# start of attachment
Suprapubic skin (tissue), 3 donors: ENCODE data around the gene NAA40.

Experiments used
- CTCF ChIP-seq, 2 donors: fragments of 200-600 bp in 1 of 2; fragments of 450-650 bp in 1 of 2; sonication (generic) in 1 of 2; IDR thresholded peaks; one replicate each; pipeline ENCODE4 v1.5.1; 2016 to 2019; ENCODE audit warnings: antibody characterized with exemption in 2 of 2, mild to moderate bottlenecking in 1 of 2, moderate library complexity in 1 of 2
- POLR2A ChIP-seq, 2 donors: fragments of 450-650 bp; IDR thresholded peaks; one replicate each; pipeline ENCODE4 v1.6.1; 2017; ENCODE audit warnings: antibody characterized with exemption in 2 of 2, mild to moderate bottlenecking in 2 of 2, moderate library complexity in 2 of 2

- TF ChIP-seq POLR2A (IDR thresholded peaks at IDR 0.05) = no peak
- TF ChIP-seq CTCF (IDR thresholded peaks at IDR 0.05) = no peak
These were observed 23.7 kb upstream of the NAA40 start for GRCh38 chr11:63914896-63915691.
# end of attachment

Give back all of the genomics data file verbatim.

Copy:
Suprapubic skin (tissue), 3 donors: ENCODE data around the gene NAA40.

Experiments used
- CTCF ChIP-seq, 2 donors: fragments of 200-600 bp in 1 of 2; fragments of 450-650 bp in 1 of 2; sonication (generic) in 1 of 2; IDR thresholded peaks; one replicate each; pipeline ENCODE4 v1.5.1; 2016 to 2019; ENCODE audit warnings: antibody characterized with exemption in 2 of 2, mild to moderate bottlenecking in 1 of 2, moderate library complexity in 1 of 2
- POLR2A ChIP-seq, 2 donors: fragments of 450-650 bp; IDR thresholded peaks; one replicate each; pipeline ENCODE4 v1.6.1; 2017; ENCODE audit warnings: antibody characterized with exemption in 2 of 2, mild to moderate bottlenecking in 2 of 2, moderate library complexity in 2 of 2

- TF ChIP-seq POLR2A (IDR thresholded peaks at IDR 0.05) = no peak
- TF ChIP-seq CTCF (IDR thresholded peaks at IDR 0.05) = no peak
These were observed 23.7 kb upstream of the NAA40 start for GRCh38 chr11:63914896-63915691.